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Evaluating wildlife mortality hotspots, habitat connectivity and potential accommodation along US 287 and MT 87 in the Madison Valley, Montana, final report.
  • Published Date:
    2016-11-01
  • Language:
    English
Filetype[PDF-7.87 MB]


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Evaluating wildlife mortality hotspots, habitat connectivity and potential accommodation along US 287 and MT 87 in the Madison Valley, Montana, final report.
Details:
  • Publication/ Report Number:
    Project Summary Report 8217-001
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  • Abstract:
    The Western Transportation Institute at Montana State University (WTI) and the Craighead Institute (ChI) conducted a two-year study to investigate the effect of the major highways in the Madison Valley on road-related wildlife mortality and movement patterns, and to identify locations and strategies for potential wildlife accommodations . Along United States Highway 287 (US 287) and Montana Highway 87 (MT 87), wildlife-vehicle collisions (WVCs) can create a public safety risk and a habitat connectivity issue, which has generated some public concern. Prior to this project, the patterns and effects of WVCs and wildlife movements across this highway corridor had not been studied in depth.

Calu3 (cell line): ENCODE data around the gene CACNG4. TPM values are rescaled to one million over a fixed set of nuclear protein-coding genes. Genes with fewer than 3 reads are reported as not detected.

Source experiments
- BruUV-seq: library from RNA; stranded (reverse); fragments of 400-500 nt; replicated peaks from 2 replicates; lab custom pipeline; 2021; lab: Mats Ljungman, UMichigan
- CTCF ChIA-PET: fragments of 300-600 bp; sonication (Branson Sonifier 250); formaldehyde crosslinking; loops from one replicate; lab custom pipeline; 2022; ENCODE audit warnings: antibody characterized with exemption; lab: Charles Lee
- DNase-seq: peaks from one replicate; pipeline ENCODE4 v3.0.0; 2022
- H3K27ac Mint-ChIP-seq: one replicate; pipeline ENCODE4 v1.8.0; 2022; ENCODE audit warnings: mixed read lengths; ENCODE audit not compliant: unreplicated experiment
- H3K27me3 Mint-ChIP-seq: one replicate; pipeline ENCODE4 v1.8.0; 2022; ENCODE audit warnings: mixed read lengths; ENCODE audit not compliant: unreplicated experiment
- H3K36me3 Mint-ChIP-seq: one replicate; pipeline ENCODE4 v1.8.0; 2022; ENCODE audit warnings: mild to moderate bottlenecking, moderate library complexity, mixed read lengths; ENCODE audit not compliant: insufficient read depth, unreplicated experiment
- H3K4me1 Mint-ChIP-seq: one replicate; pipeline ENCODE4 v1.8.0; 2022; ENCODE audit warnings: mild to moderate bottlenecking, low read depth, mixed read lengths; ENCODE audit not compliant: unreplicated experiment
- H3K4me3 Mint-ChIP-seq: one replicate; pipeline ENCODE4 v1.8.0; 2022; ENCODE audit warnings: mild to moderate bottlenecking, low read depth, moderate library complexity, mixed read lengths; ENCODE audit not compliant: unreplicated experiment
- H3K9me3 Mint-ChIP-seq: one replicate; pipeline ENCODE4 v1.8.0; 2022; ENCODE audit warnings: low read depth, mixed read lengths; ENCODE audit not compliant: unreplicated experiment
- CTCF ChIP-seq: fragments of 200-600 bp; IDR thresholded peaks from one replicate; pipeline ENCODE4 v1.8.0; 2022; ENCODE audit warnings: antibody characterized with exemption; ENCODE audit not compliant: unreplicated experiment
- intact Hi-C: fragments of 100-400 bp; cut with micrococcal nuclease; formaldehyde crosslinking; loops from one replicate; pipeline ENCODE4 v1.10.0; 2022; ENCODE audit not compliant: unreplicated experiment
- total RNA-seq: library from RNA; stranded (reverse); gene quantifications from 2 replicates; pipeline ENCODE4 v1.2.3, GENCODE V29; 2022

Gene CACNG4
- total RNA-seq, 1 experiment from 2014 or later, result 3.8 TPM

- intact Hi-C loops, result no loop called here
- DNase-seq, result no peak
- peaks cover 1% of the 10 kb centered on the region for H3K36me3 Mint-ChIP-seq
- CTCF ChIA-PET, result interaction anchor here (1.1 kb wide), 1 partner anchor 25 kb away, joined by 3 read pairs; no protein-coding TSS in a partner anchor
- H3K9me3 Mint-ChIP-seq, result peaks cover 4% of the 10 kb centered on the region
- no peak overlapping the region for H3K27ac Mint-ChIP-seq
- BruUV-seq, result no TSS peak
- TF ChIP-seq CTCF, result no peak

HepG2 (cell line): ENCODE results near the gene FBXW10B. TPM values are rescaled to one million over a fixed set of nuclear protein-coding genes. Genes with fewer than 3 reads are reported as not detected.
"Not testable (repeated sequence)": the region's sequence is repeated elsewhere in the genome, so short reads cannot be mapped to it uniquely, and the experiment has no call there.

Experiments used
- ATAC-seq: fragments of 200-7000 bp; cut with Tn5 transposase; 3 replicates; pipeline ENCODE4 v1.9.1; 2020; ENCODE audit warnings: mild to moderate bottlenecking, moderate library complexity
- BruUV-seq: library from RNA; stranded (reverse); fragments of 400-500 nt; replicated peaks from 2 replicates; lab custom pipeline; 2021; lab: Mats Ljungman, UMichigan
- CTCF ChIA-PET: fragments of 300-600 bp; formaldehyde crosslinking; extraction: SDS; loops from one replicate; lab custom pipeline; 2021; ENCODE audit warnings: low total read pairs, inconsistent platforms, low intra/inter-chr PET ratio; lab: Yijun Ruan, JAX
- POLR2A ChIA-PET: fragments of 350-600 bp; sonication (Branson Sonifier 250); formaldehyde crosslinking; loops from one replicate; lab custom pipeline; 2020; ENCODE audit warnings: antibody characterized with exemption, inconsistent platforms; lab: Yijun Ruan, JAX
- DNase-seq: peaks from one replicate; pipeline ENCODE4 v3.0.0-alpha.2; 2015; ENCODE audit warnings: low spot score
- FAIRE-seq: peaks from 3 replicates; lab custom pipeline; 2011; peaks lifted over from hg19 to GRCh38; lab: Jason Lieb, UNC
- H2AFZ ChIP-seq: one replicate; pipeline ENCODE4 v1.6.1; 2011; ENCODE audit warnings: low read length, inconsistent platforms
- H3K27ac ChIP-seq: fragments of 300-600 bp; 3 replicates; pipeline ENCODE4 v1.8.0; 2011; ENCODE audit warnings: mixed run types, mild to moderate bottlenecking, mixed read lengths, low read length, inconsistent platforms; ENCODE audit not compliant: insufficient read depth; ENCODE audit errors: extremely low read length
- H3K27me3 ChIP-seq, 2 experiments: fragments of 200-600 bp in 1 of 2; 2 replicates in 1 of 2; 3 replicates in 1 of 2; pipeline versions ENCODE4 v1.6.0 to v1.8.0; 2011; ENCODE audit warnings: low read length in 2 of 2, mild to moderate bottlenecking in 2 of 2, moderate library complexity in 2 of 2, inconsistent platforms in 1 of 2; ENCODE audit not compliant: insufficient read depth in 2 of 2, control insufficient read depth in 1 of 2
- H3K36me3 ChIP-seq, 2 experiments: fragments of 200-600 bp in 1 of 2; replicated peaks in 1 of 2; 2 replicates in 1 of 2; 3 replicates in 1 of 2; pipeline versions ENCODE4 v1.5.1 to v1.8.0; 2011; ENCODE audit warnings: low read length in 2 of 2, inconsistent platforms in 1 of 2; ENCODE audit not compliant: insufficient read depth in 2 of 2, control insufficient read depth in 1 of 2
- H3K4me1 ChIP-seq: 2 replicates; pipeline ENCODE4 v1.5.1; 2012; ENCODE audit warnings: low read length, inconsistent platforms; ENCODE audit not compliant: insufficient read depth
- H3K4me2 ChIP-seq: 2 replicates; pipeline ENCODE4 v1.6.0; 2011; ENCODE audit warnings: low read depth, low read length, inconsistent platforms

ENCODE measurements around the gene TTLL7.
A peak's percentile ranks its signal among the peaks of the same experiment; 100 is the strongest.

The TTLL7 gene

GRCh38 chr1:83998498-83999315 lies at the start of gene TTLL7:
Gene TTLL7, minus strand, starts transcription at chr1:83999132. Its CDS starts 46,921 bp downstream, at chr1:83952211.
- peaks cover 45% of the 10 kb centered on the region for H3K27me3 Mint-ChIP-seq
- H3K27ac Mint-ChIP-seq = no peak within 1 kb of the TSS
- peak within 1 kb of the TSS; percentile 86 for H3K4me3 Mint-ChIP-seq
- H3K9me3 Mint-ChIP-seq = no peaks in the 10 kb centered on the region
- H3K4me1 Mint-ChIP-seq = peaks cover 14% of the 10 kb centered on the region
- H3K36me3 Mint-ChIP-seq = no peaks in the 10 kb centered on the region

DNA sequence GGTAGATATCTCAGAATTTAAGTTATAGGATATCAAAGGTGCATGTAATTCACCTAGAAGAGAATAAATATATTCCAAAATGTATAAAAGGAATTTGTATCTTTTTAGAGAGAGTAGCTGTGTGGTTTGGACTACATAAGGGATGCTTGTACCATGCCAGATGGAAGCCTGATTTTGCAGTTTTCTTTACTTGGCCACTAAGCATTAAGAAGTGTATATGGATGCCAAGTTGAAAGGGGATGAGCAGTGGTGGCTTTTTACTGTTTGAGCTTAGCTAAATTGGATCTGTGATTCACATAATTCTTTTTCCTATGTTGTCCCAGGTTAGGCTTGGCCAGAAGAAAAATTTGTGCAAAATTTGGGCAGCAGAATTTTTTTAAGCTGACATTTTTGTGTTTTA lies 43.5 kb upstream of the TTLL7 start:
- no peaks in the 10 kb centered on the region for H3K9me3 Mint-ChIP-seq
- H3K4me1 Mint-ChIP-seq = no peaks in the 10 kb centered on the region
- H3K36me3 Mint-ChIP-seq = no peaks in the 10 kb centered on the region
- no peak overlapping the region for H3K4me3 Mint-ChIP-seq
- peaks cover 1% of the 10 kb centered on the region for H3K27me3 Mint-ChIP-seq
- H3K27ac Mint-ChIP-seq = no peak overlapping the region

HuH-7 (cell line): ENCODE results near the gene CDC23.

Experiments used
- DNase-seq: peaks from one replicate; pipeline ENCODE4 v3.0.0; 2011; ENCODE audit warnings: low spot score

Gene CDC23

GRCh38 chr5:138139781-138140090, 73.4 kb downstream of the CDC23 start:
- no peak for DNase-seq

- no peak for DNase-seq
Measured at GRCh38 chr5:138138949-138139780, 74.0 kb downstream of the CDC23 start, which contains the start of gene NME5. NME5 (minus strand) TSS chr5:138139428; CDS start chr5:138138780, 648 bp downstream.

Madison Valley is situated in the Greater Yellowstone Ecosystem (GYE) and plays a key role in connecting this ecologically intact ecosystem to other intact areas of the Central Rockies, particularly the wildlands of central Idaho and the Selway-Bitterroot Ecosystem (SBE). US 287 and MT 87 in Montana form a partial barrier for wildlife movement between protected lands around Yellowstone National Park, Hebgen Lake, and a large block of core wildlife habitat on public lands in the Gravelly, Snowcrest, and Centennial Mountains. They do not block movement completely for the species studied, but they can delay travel and may impose stress on resident wildlife. Although there is a growing body of data documenting animal movement across the highway by elk, grizzly bear, wolverine, and other species, the barrier effect of the highway and road-related wildlife mortality patterns were poorly understood prior to this study. The overall objective of this project was to determine the effect of the major highways in the Madison Valley on wildlife mortality and movement patterns.

    While this study focuses primarily on the effects of the highway corridor on wildlife connectivity, it is recognized that the movements of wildlife across highway corridors can be a serious concern from the perspective of safety for the travelling public. This study does not specifically address driver safety related to wildlife vehicle collisions. An in depth analysis of crash data as it relates to incidences and severity of wildlife related accidents was not completed for the purposes of this study. Any future implementation of the recommendations for wildlife accommodations put forth in this study must be further evaluated based on an in-depth analysis of both safety and connectivity considerations. The implementation of any wildlife accommodations within the Madison Valley are dependent on funding availability, cost-effectiveness, statewide transportation priorities, and the potential nomination and development of future highway projects within this corridor.

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